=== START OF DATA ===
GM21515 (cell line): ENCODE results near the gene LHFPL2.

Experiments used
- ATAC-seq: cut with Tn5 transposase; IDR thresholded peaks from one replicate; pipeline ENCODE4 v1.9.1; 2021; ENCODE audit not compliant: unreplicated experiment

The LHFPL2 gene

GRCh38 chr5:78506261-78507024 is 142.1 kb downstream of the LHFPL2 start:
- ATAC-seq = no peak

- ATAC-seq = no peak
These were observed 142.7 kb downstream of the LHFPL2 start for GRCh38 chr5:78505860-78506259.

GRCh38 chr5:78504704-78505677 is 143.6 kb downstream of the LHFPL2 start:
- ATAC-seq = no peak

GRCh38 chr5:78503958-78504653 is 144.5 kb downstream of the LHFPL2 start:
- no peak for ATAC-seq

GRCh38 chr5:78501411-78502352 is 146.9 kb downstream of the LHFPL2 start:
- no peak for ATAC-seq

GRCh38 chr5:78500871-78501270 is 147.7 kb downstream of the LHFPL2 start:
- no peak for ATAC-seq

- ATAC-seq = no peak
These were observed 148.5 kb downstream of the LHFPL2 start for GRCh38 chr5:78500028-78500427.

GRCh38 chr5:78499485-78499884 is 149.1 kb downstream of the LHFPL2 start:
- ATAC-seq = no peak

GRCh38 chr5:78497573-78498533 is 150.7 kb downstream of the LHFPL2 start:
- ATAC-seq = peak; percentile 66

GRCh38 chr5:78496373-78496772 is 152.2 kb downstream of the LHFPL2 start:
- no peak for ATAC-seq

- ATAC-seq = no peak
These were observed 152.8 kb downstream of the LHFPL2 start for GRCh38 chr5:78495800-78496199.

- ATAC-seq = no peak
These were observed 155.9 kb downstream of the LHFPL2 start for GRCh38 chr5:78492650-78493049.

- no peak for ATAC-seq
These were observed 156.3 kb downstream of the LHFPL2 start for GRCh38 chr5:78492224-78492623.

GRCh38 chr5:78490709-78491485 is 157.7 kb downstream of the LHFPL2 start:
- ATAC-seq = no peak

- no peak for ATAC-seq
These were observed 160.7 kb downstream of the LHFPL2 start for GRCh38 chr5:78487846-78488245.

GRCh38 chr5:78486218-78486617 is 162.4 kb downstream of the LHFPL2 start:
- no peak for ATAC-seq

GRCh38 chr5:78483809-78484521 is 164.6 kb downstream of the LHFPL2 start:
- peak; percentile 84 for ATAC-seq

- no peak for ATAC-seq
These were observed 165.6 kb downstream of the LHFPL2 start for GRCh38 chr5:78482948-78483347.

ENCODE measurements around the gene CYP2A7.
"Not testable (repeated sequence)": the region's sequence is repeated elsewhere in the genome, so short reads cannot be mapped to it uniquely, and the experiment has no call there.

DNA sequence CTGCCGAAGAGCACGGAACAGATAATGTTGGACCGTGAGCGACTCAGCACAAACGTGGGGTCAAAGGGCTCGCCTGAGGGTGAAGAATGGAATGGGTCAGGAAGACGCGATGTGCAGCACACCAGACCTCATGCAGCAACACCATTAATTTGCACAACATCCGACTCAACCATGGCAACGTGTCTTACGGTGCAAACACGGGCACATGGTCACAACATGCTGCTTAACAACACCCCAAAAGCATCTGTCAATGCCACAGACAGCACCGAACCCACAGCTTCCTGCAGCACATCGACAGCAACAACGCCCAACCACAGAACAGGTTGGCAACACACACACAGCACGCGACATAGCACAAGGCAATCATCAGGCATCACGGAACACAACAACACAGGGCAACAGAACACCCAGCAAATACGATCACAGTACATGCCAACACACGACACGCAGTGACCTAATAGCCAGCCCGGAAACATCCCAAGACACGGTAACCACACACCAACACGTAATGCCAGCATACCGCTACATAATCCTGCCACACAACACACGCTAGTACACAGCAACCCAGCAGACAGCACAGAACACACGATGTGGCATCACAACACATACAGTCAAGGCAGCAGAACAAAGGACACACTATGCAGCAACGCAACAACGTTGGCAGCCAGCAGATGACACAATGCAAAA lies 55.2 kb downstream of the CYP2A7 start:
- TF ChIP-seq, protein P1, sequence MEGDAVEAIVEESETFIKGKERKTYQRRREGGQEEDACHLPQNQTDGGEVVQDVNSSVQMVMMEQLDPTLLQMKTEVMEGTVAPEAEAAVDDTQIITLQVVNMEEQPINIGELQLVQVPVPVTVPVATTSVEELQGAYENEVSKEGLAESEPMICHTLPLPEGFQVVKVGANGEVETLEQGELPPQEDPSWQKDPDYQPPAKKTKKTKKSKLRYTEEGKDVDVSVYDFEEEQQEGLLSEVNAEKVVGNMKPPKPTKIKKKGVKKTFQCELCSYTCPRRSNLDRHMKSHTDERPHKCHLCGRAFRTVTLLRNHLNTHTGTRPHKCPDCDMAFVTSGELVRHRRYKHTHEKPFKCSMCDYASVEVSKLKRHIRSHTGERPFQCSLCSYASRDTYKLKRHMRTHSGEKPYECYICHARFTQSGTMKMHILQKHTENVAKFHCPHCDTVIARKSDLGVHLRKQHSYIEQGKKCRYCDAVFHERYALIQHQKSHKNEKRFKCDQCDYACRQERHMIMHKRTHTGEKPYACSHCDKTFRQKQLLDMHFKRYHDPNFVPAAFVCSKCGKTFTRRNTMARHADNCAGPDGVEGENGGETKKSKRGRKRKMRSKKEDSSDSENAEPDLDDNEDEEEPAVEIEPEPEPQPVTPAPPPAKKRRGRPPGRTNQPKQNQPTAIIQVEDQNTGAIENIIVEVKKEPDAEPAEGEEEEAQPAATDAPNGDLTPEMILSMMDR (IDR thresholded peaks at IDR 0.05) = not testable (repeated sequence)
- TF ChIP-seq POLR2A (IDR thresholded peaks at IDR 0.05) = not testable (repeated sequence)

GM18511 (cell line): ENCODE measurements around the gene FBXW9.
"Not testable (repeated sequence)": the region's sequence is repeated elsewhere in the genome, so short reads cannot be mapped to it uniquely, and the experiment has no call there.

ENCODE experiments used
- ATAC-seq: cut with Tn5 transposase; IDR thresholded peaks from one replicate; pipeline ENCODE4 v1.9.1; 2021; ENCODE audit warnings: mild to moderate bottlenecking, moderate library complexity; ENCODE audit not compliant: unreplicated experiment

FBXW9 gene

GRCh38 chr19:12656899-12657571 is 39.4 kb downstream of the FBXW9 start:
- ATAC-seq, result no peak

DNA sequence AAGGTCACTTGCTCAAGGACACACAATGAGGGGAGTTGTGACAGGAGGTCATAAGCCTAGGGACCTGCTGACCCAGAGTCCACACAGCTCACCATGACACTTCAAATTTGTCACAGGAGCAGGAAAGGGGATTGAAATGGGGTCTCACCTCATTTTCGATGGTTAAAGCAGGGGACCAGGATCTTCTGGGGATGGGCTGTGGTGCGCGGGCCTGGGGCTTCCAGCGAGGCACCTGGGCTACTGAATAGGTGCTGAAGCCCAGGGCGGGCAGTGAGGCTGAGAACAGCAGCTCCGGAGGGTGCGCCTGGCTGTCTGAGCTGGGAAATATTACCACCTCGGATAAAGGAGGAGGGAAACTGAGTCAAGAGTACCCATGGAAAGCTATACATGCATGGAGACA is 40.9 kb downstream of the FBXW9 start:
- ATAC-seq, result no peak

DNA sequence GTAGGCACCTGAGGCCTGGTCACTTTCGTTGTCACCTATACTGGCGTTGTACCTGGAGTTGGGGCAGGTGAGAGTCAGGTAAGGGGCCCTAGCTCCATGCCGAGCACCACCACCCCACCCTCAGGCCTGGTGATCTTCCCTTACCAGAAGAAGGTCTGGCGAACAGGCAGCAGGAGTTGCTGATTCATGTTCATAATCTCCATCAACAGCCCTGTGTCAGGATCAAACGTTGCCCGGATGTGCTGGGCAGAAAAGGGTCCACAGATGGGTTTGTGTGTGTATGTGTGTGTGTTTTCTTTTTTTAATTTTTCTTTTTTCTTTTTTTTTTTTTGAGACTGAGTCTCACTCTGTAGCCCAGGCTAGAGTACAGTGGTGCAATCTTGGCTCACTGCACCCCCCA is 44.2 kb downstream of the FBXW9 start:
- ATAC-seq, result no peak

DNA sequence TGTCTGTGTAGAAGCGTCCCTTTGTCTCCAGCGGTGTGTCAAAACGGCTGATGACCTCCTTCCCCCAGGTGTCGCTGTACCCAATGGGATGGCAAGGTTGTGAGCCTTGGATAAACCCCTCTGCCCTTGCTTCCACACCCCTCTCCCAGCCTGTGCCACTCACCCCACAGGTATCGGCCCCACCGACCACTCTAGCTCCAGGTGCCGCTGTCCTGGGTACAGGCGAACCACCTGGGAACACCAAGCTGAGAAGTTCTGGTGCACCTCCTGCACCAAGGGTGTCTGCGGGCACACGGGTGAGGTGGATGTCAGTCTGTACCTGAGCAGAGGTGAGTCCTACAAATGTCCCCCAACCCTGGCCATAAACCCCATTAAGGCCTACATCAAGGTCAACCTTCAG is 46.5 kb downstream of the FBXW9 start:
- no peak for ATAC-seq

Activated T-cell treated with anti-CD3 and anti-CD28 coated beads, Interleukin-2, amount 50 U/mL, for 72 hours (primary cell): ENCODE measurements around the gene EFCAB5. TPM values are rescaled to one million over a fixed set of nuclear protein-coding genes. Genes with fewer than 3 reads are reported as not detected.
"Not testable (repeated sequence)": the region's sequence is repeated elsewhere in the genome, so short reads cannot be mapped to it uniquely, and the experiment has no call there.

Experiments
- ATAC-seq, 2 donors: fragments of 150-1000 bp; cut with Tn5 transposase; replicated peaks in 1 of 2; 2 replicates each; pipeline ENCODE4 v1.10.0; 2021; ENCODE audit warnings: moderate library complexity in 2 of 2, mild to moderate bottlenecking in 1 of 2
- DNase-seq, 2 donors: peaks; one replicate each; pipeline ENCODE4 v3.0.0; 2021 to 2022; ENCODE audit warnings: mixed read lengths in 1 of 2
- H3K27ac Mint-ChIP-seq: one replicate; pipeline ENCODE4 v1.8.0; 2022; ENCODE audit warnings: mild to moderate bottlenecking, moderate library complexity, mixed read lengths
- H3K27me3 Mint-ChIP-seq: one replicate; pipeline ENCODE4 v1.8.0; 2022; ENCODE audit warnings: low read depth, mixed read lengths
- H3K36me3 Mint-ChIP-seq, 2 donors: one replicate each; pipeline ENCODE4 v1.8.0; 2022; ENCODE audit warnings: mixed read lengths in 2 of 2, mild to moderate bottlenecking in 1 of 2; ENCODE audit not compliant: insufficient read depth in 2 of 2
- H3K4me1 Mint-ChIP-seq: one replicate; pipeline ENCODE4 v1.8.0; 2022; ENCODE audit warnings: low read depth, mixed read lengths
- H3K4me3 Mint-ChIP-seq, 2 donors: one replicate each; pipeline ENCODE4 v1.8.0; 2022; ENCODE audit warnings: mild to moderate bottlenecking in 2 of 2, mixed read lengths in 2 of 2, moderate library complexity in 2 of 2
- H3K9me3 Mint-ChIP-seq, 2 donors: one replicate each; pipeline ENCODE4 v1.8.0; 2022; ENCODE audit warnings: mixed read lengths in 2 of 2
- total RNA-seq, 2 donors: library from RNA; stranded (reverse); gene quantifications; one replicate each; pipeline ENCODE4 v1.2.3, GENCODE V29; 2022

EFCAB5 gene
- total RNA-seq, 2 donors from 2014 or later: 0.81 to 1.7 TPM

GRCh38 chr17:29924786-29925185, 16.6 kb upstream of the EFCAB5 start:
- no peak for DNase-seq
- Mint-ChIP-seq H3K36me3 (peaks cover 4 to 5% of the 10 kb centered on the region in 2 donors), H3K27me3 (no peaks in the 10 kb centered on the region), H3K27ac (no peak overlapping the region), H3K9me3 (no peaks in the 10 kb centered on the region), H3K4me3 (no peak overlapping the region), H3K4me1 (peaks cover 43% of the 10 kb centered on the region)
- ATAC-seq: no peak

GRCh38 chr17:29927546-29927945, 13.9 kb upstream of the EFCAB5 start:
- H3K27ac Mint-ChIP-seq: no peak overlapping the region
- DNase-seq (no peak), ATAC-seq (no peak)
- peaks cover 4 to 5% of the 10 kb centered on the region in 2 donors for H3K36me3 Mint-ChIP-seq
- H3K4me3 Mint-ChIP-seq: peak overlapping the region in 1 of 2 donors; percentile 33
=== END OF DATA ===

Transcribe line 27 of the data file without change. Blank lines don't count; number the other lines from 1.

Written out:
- ATAC-seq = no peak